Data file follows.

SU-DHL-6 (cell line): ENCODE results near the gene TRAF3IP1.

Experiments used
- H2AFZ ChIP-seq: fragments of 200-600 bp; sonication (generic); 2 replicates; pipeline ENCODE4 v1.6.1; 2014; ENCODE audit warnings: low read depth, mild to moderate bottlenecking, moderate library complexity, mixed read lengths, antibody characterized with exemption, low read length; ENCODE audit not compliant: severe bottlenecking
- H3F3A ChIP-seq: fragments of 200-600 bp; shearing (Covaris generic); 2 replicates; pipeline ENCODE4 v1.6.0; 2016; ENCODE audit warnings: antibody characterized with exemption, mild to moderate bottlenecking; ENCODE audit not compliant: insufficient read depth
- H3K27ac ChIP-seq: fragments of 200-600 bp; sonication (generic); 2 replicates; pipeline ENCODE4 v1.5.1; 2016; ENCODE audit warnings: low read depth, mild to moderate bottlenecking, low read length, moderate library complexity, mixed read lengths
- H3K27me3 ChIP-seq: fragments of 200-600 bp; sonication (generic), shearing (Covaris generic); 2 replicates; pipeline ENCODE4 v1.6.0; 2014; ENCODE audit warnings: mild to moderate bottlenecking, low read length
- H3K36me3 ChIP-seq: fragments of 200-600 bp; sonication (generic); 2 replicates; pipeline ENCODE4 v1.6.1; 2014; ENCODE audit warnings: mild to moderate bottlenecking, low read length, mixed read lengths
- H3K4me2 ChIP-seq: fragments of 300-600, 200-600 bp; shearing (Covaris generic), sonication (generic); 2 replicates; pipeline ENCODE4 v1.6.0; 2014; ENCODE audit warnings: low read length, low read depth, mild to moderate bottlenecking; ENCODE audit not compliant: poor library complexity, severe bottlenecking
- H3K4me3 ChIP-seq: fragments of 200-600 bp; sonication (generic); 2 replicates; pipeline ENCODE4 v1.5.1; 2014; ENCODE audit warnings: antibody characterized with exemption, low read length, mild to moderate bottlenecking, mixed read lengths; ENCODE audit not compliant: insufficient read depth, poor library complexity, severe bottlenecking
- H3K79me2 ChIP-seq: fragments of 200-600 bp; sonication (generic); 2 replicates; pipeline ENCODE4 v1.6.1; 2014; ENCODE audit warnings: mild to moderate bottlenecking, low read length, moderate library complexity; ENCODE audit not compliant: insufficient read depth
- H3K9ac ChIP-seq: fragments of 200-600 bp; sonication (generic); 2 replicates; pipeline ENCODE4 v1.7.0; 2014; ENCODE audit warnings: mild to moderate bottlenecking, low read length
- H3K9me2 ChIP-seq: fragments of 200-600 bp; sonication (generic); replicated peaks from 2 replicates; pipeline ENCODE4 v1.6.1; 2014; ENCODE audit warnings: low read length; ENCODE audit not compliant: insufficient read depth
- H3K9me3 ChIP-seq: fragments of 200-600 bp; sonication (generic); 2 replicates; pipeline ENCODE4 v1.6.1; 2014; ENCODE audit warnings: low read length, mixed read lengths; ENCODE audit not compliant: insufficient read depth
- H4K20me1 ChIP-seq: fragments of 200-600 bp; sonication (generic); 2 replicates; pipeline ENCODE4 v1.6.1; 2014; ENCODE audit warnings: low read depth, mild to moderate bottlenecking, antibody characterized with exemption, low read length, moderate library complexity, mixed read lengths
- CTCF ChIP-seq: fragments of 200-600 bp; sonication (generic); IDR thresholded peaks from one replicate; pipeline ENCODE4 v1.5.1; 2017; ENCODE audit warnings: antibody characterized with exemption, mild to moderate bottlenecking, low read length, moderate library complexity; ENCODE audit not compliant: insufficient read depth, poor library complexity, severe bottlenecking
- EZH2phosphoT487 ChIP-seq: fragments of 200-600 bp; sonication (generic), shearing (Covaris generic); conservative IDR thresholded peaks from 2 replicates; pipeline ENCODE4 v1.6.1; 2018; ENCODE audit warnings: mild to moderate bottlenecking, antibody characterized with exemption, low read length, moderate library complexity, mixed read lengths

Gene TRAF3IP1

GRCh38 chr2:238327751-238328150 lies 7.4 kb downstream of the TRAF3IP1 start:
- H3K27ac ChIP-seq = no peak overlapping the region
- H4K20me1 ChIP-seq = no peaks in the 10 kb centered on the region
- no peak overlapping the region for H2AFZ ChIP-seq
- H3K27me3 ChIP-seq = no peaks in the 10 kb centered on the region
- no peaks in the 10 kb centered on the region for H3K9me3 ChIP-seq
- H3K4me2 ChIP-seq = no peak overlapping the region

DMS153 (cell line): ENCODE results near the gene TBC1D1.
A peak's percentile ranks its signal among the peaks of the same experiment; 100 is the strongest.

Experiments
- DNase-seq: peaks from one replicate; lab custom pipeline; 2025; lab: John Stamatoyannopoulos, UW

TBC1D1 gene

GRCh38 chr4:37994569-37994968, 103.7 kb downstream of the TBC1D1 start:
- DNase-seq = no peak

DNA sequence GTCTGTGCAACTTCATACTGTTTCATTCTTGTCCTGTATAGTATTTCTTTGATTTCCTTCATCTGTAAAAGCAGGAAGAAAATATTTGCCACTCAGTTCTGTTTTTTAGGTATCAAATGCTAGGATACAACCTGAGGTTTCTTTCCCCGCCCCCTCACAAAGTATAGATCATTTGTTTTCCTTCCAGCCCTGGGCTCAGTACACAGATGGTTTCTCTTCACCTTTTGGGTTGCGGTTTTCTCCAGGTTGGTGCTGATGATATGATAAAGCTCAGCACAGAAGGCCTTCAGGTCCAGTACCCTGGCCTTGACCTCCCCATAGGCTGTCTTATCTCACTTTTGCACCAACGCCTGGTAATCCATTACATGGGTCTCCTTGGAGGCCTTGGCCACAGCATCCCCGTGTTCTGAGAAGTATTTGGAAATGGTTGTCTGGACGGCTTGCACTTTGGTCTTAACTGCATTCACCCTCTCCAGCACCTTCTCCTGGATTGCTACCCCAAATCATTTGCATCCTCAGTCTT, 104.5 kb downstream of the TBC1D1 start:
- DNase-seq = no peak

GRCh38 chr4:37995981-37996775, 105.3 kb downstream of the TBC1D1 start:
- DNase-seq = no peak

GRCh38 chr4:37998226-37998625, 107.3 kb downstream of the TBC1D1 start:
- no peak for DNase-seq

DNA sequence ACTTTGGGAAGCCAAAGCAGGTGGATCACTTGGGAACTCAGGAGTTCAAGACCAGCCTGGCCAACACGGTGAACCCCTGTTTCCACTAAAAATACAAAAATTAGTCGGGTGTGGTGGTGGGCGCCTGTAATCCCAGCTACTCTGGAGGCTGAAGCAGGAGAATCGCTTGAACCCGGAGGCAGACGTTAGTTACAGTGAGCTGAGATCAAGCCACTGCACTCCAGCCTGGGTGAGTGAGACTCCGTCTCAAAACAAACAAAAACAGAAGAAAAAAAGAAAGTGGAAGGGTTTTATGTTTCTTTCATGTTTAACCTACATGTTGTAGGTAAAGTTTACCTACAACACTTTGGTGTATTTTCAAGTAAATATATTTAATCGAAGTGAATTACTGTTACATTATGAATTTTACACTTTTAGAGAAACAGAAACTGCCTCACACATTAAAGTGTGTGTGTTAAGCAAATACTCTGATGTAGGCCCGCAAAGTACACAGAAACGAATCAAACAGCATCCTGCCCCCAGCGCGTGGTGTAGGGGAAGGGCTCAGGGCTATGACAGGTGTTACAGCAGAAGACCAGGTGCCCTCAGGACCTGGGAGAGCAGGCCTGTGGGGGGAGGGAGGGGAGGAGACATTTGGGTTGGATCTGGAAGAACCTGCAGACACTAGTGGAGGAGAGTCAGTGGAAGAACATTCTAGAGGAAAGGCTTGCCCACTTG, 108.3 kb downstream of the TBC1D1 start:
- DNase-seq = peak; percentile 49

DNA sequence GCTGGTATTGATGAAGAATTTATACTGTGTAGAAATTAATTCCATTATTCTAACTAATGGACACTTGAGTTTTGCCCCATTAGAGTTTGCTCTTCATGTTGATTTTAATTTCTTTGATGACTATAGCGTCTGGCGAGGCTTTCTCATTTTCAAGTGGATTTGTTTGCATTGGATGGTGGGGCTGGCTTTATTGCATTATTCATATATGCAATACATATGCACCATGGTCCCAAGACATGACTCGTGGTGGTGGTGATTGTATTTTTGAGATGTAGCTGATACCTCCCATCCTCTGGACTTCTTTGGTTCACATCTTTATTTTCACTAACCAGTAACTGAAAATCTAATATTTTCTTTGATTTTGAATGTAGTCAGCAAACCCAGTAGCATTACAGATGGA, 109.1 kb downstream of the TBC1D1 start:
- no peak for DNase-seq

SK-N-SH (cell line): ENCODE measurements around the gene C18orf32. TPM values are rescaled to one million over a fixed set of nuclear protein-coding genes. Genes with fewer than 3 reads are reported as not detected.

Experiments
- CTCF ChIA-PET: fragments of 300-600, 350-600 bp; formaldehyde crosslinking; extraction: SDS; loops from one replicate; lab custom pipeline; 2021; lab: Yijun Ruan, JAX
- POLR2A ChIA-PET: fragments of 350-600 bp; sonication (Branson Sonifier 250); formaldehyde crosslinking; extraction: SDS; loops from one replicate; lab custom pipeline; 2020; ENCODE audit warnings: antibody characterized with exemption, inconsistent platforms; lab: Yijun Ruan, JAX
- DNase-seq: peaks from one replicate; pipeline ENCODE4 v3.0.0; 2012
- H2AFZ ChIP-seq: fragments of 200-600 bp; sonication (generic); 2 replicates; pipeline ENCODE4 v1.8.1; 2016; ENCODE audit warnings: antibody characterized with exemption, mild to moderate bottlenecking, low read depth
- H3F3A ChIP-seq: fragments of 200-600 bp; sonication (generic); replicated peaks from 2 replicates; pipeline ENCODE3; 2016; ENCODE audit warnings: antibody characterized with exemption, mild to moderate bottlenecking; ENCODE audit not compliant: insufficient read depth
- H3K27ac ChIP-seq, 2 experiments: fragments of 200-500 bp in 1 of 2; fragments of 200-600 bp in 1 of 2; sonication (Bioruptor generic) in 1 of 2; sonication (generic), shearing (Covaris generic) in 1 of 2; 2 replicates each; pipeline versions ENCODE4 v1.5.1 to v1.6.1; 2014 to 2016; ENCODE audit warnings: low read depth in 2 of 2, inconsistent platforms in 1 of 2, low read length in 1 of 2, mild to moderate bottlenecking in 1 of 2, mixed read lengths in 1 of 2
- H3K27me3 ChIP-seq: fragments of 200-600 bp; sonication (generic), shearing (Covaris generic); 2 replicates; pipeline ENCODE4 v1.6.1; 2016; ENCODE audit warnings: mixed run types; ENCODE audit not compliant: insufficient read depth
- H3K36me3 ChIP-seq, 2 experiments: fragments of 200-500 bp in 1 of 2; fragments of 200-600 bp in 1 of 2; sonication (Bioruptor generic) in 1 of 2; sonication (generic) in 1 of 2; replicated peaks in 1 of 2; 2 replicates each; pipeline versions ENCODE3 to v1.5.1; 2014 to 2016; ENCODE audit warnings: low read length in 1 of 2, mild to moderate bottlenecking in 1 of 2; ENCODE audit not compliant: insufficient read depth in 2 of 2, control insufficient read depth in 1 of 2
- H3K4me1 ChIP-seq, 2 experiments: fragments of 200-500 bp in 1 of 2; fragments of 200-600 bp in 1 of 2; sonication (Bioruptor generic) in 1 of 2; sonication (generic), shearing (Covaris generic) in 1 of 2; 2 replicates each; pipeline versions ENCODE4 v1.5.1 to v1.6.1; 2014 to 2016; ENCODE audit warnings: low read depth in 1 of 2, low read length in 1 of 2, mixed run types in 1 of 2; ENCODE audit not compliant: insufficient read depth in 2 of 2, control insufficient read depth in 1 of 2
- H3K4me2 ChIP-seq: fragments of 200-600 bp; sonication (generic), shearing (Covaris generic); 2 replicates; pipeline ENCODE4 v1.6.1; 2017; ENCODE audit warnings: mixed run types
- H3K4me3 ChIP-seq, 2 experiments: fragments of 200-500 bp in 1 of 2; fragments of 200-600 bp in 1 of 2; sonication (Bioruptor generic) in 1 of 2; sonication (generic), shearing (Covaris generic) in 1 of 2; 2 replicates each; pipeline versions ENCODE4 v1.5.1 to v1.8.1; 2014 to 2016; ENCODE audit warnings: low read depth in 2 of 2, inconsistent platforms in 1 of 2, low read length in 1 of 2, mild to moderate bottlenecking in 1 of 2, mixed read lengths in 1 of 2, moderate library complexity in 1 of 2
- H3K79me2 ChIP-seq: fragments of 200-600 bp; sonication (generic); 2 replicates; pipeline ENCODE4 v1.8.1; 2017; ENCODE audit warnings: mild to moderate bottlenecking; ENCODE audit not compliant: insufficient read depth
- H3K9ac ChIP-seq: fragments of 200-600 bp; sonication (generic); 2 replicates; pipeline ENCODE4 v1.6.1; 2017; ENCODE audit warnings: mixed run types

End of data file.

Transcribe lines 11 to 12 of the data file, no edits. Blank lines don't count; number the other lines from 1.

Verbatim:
- H3K9ac ChIP-seq: fragments of 200-600 bp; sonication (generic); 2 replicates; pipeline ENCODE4 v1.7.0; 2014; ENCODE audit warnings: mild to moderate bottlenecking, low read length
- H3K9me2 ChIP-seq: fragments of 200-600 bp; sonication (generic); replicated peaks from 2 replicates; pipeline ENCODE4 v1.6.1; 2014; ENCODE audit warnings: low read length; ENCODE audit not compliant: insufficient read depth